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A Peculiar Crossover: Iris DeMent Sets 18 Anna Akhmatova Poems to Music, With Surprising Results
How might American singer-songwriter Iris DeMent and the “Soviet doyen of reverie and suffering” Anna Akhmatova come together? At Bookforum, David Biespiel reminds us that in DeMent’s last album, The Trackless Woods, she set to music 18 of Akhmatova’s poems, translated by Lyn Coffin and Babette Deutsch, as a gift to her daughter, Dasha, adopted from Siberia in 2005.
…Surely Akhmatova would not, imagining the future, include DeMent’s daughter in her indictment [of Russian exiles]. But it’s fascinating to consider that DeMent is attempting to convey to her Russian-born daughter something of Akhmatova’s pride of place. Speaking on NPR’s Fresh Air, DeMent sounded sensitive to this question about her daughter: “I didn’t try to pull her along into that. The extent to which she absorbed [that part of her Russian culture] is her story to tell and yet to be seen in the future.”
For many the album will raise interesting questions about the roots of creativity, too. Musicians have a long history of performing covers of each other’s songs, and poets too have the tradition of responding to poems by other poets. DeMent’s album is a peculiar crossover, where an American singer of soulful, heartland individualism sings “covers” of poems by Russia’s iconic poet of elegant self-esteem in a pristine, back-of-the-choir Pentecostal voice. Akhmatova was a member of a group of writers, the Acmeists, who extolled the values of directness and clarified images. This characterization neatly describes what DeMent has been performing for more than two decades as well, beginning with her breakthrough album, Infamous Angel in 1992. Her music typically relies on just a few chords strummed on a clean-sounding guitar or sometimes a piano accompaniment that comes across like it’s being played on a shabby upright shoved into the corner of a hallway—The Trackless Woods recordings were made in DeMent’s living room. If you’ve listened to her albums, you already know that her voice exudes old-timey plainness and humor, along with heartbreak and disillusionment.
I know my comparison will evoke resistance. But like Akhmatova’s poems, DeMent’s songs depict people who exist not in the margins, but in the non-utopias of complex lives. They confront their own desperations and difficult joys, tensions and transformations. The figures in DeMent’s songs thrive in passageways outside the noise of partisans and ideologues. “Let the mystery be,” DeMent sings in an early song against the pressure to believe in God, if not fundamentalism—religious, political, or otherwise. This temperament resembles Akhmatova’s in “Song about Songs” as she commends the body as a vessel for humility:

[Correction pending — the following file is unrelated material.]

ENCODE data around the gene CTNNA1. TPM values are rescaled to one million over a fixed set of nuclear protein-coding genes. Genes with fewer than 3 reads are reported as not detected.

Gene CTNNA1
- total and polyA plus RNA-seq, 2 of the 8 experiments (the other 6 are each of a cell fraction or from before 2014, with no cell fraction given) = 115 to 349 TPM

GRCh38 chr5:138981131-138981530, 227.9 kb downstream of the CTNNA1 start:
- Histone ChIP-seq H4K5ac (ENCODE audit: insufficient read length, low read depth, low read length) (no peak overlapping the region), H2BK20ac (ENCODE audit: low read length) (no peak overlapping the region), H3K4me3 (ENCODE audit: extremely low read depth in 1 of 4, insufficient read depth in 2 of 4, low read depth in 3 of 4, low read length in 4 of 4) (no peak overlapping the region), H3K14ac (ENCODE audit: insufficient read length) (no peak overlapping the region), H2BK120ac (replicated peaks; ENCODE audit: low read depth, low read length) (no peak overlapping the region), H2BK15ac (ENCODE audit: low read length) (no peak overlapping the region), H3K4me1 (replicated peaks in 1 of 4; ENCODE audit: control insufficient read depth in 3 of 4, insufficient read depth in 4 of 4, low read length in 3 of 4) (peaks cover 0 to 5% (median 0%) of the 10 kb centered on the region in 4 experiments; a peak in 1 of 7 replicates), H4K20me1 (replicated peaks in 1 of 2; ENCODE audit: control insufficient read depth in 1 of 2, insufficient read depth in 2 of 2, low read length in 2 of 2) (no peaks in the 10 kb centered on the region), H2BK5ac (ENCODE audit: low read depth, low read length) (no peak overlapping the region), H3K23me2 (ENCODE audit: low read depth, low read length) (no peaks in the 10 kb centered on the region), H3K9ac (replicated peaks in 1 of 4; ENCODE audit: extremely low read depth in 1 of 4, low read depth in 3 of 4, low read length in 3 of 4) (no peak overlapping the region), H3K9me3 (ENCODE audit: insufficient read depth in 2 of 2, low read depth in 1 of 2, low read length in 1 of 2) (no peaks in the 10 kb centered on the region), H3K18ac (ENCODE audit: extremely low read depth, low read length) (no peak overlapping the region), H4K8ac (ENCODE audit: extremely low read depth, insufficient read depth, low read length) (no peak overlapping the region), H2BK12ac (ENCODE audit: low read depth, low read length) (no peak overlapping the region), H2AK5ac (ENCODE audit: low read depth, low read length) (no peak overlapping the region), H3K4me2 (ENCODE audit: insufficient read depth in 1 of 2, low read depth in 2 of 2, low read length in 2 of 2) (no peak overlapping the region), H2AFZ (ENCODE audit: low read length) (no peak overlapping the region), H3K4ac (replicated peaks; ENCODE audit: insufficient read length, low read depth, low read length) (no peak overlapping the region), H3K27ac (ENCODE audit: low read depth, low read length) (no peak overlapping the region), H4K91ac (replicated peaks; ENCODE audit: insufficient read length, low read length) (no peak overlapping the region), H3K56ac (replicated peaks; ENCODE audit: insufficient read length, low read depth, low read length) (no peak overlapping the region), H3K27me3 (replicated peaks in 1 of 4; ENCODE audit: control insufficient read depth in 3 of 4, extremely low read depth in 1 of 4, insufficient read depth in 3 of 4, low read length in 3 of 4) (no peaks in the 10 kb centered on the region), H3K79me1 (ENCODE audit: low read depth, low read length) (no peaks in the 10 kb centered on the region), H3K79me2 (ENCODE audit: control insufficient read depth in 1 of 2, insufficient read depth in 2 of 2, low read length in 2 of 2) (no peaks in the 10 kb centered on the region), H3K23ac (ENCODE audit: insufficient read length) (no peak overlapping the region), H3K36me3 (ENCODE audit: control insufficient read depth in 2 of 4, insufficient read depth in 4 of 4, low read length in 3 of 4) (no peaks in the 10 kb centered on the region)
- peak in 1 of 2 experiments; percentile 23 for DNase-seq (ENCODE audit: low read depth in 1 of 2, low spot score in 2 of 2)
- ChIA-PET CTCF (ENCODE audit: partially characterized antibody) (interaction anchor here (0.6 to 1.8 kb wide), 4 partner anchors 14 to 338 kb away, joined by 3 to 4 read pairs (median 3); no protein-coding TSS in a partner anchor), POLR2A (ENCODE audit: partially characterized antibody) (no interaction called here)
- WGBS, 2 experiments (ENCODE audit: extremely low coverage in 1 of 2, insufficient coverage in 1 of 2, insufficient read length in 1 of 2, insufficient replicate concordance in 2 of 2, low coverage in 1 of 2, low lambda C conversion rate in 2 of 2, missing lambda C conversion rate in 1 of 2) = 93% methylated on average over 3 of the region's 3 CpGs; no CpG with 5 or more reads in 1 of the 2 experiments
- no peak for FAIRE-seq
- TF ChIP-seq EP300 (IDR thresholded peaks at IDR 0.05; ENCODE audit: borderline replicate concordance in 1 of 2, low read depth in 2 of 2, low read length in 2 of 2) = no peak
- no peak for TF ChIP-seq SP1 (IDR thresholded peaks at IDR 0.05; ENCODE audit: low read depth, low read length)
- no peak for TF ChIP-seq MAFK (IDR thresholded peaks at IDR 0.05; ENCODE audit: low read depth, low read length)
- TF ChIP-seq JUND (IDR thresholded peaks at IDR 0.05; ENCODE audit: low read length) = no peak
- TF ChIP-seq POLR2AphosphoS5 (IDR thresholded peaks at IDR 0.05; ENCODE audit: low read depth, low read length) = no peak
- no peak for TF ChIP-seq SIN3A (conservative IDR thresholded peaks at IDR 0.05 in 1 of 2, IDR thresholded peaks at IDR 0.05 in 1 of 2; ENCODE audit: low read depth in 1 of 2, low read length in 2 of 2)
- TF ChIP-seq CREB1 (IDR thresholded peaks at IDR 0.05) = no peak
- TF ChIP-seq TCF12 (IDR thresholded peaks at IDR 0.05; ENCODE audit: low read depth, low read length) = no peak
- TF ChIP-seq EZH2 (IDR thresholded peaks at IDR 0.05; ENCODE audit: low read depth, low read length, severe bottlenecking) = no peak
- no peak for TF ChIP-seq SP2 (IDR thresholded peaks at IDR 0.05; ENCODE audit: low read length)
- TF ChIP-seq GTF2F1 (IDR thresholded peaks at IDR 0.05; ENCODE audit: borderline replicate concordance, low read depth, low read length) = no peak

Others will reap. I only sow.
When the triumphant scythers lay the grain low,
Bless them, O Lord!
Accompanied by an easy, parlor-piano rhythm, DeMent presents “Song about Songs” as a ballad for salvation in a voice that pines for the purity of love. The architecture of the material here is the countryside. It’s like a dreamscape conjured up to encompass what a single body can see and hear and smell. It’s a vision of direct movement against ideological and industrial culture. It’s a pastoral rendition of a life intended to preserve one’s dignity against the forces determined to slaughter it. What lingers from the ferocity of Stalin’s terror—as heard inside DeMent’s renditions of Akhmatova’s poems—is the latter’s non-revolutionary sensibility, her tragic sense of individual solitude:
Let me give the world a gift
More incorruptible than love.
It’s difficult to hear these lyrics and not consider, even briefly, the backwardness, corruption, and despotism that have overtaken Akhmatova’s Russia under the rule of Putin and what can only be called his Russia. To listen to DeMent’s plaintive renditions of Akhmatova’s poems in praise of the incorruptible soul makes you feel deeply dispirited over the resurgent nostalgia for the Soviet era today under Putin, who, prowling the Kremlin like a KGB czar, trucks in ethnic Russian nationalist paranoia, is hostile to democratic reform, advances a sovereignty of personal power, and embraces a narrative of Russian history that begins with grievances with the West and ends with missing or mutilated Russian citizens who are critical of Putin and his autocratic regime. And—thinking closer to home—it’s fair to ask whether the state of the soul is being jeopardized here in the United States as well. Couldn’t DeMent’s partnership with Akhmatova be equally indicting of nativist and sometimes violent impulses in our political dialogue?